By Published On: August 5, 2019

As a company that delivers customer service every day, I have a strong response to customer service done badly. So, as I found myself mired in a customer service nightmare in dealing with a cable/internet service provider (shocker!), I was moved to consider some of the core attributes account and service representatives in any business should strive to exhibit when dealing with customers. Although these are basic tenets, together they create an ideal customer service experience that is easy for the newest customer service person to understand. There’s an acronym to help keep these attributes top of mind – THE CURE.


Look to transfer the onus of the problem from the customer to you. Take ownership of the issue and assure the customer you are taking personal responsibility for resolving it on their behalf.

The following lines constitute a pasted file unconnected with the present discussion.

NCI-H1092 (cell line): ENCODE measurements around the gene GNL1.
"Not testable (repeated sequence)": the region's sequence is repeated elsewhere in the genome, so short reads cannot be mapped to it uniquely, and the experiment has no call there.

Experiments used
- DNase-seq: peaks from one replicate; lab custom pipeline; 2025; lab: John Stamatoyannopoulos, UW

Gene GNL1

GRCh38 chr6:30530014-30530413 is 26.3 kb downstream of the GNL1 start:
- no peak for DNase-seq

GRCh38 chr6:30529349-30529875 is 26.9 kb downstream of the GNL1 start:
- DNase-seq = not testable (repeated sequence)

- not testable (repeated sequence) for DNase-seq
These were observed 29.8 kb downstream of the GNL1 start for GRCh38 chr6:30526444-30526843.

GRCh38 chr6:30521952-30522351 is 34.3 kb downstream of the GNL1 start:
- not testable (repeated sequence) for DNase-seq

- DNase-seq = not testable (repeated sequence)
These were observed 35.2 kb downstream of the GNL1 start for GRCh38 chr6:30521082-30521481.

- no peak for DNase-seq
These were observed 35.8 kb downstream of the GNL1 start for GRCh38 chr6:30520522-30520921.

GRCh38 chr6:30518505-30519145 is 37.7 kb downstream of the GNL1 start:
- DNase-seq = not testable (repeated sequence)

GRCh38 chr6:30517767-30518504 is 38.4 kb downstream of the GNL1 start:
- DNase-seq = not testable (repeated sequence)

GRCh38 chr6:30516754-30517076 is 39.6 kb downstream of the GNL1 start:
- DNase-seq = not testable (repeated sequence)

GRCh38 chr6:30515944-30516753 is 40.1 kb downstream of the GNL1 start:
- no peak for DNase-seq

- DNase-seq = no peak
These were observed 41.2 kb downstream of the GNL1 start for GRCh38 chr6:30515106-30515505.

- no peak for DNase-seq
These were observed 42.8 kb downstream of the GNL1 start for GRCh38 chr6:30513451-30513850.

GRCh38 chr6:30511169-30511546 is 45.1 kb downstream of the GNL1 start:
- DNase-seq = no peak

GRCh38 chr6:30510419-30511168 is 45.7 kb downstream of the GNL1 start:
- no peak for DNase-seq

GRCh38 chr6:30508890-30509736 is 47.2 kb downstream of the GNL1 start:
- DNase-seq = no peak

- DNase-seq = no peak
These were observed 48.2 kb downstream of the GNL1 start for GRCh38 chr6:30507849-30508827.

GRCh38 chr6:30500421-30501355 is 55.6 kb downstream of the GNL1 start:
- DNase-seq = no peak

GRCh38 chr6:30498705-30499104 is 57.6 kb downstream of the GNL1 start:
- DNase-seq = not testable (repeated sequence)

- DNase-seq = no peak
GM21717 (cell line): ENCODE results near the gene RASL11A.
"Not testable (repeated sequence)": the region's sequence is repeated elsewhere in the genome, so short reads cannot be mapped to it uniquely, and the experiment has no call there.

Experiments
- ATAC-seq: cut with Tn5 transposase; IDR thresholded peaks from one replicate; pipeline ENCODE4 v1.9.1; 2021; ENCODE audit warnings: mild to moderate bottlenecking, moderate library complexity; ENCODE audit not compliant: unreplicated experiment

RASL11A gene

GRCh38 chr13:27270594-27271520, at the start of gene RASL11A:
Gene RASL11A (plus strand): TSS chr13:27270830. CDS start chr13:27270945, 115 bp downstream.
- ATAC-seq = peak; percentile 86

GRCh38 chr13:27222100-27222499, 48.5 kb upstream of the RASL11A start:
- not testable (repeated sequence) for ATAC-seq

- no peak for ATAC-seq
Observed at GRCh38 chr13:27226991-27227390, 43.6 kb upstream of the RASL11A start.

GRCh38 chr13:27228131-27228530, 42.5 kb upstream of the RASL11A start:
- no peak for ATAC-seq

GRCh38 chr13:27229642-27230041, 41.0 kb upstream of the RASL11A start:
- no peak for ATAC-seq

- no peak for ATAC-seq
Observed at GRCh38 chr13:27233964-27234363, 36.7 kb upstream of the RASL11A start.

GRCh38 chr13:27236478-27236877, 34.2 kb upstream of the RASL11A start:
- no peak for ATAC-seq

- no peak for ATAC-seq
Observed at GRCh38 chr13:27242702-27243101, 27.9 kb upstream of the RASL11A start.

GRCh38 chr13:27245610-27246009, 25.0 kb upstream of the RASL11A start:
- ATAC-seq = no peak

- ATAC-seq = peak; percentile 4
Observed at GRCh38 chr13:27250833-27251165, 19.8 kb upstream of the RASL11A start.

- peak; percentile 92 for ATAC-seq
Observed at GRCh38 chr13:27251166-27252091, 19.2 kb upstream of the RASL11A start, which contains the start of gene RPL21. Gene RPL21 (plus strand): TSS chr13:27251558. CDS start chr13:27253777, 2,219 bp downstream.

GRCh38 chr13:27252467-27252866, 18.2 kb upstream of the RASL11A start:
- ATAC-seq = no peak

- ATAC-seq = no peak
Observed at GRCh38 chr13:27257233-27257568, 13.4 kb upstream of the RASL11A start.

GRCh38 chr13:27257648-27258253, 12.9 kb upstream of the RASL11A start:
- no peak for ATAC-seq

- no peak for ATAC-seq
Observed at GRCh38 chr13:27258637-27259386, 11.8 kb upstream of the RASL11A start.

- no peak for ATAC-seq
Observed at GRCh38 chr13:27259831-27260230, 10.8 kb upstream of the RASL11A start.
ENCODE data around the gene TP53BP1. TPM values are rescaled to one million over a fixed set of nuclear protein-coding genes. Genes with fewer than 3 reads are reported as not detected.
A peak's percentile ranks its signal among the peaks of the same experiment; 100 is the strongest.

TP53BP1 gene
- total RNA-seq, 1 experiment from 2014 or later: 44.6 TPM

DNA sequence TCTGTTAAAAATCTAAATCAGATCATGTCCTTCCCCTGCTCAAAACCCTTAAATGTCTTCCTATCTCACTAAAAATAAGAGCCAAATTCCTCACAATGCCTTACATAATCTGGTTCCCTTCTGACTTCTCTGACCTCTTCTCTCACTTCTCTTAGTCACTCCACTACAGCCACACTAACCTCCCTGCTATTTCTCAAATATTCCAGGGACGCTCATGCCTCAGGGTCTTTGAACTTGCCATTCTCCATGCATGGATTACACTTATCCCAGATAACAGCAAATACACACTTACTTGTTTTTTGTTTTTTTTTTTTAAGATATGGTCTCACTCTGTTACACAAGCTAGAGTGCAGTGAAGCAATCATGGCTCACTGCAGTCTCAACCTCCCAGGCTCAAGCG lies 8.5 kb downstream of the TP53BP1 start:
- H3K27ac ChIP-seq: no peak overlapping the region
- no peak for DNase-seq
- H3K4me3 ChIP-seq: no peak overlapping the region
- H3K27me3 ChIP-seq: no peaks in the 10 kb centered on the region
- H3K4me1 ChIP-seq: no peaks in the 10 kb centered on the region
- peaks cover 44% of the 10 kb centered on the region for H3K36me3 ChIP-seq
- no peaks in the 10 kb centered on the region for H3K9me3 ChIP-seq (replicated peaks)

Communications should be clear, direct, open and transparent. Don’t read from a script, and stick to the facts.


Exhibit the capacity to understand or feel what the customer is experiencing from THEIR frame of reference. Put yourself in their shoes, show them you genuinely care and are on their side.


Keep your cool and address the situation in a pragmatic manner. Instill confidence that they’ve come to the right place for help.


Your customer is hurting, and would like relief as soon as possible. Let them know you understand their pain and will work diligently to make it go away.


Never patronize, condescend or make excuses. Respect your customer’s intelligence and time. Treat them the way you’d like to be treated.


Be sincerely upbeat and engaged. Transmit positive energy and let customers know they are dealing with somebody who is on task and gets things done.

I know, I know, delivering consistent, quality customer service is a complex and difficult challenge. And, I am not suggesting that adhering to the above seven attributes is a simple panacea for the problem. I do believe they represent good touchpoints to review regularly to insure your dealings with your customers are laid on a solid behavioral foundation.

About the Author: Fred Driver

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